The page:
Still, she said, the creatures are best admired at a distance.
In Australia, Commonwealth regulations provide guidelines as to how vessels, aircraft and people should behave around the animals.
Vessels must not deliberately come within 100 metres of a whale, and travel at low speeds within 300 metres.
Dr Palmer said the whale approached by Mr Lee was likely to have been resting before it got a surprise that could have ended in turmoil.
"I can understand why they approached and went over: they thought it was dead," she said.
"But they're actually just resting.
"They're really lucky that the whale — and it would've been by accident — that the tail fluke or the body didn't come up and capsize the boat that the rec fishers were on."
Photo Credit: Rebecca Siegel/ Flickr
SEAFOODNEWS.COM [Washington Post/ AP] by Tamara Lush - August 24, 2018
ST. PETERSBURG, Fla. — The head of one of the U.S.’s largest environmental nonprofits says he was stunned Wednesday to see thousands of dead fish and devastation to other marine life from a red tide off hugging southwest Florida’s Gulf Coast.
Collin O’Mara, the president and CEO of the National Wildlife Federation, went on Wednesday with a charter boat captain in waters off Southwest Florida coast in the Sanibel Island area. He reported thousands and thousands of dead fish, eels and horseshoe crabs in the Gulf of Mexico. He also saw the carcasses of six-foot-long Goliath grouper fish.
“I was astounded by the level of carnage that we saw,” said O’Mara. “Of all the disasters I’ve seen in the past decade, this is probably the most visual.”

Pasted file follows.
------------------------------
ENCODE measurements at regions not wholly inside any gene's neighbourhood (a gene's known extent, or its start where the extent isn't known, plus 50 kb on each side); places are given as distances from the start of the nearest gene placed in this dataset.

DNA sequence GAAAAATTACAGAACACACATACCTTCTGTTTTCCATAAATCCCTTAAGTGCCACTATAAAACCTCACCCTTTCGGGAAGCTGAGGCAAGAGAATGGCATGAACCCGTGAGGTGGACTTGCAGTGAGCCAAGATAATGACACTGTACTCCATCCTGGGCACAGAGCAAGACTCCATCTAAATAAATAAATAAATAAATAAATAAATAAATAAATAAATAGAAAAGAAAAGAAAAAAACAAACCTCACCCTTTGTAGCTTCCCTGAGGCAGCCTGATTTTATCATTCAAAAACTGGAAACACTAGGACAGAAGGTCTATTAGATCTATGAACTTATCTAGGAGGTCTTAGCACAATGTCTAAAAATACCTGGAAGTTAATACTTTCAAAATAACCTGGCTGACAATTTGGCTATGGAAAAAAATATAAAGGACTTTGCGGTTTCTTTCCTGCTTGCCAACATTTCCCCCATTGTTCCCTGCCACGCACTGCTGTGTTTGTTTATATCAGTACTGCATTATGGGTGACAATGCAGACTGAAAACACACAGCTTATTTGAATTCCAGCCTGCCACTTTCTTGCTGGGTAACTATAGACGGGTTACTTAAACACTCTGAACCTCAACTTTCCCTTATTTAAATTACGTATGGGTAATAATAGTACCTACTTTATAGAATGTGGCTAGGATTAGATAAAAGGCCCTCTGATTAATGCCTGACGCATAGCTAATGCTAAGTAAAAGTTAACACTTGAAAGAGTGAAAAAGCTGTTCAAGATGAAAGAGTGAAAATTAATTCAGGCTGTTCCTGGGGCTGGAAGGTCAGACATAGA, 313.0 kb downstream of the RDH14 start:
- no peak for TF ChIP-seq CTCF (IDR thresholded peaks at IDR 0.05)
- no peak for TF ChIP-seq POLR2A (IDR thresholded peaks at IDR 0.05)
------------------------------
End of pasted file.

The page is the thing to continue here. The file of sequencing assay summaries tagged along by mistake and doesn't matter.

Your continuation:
The toxic algae bloom has overrun Florida’s southern Gulf Coast this summer. It’s hugging much of Florida’s peninsula, from Naples in the south to Bradenton some 150 miles north.
Red tide is a natural occurrence that happens due to the presence of nutrients in salt water and an organism called a dinoflagellate. This bloom started in November.
The last toxic bloom in the Gulf happened between 2004-2006. The algae bloom can cause breathing problems in some people, and because of the smell left behind by the dead fish, has cleared vacationers from some tourist areas.
But the main impact has been on the wildlife, and experts are concerned.
“It was actually pretty overwhelming being there,” said O’Mara, who also toured another part of the state on Wednesday to look at a different algae crisis. He visited areas affected by blue-green algae, which is in freshwater.
Heavy May rains caused Lake Okeechobee to discharge water containing blue-green algae into rivers and canals. The bright green sludge oozed onto docks, dams and rivers.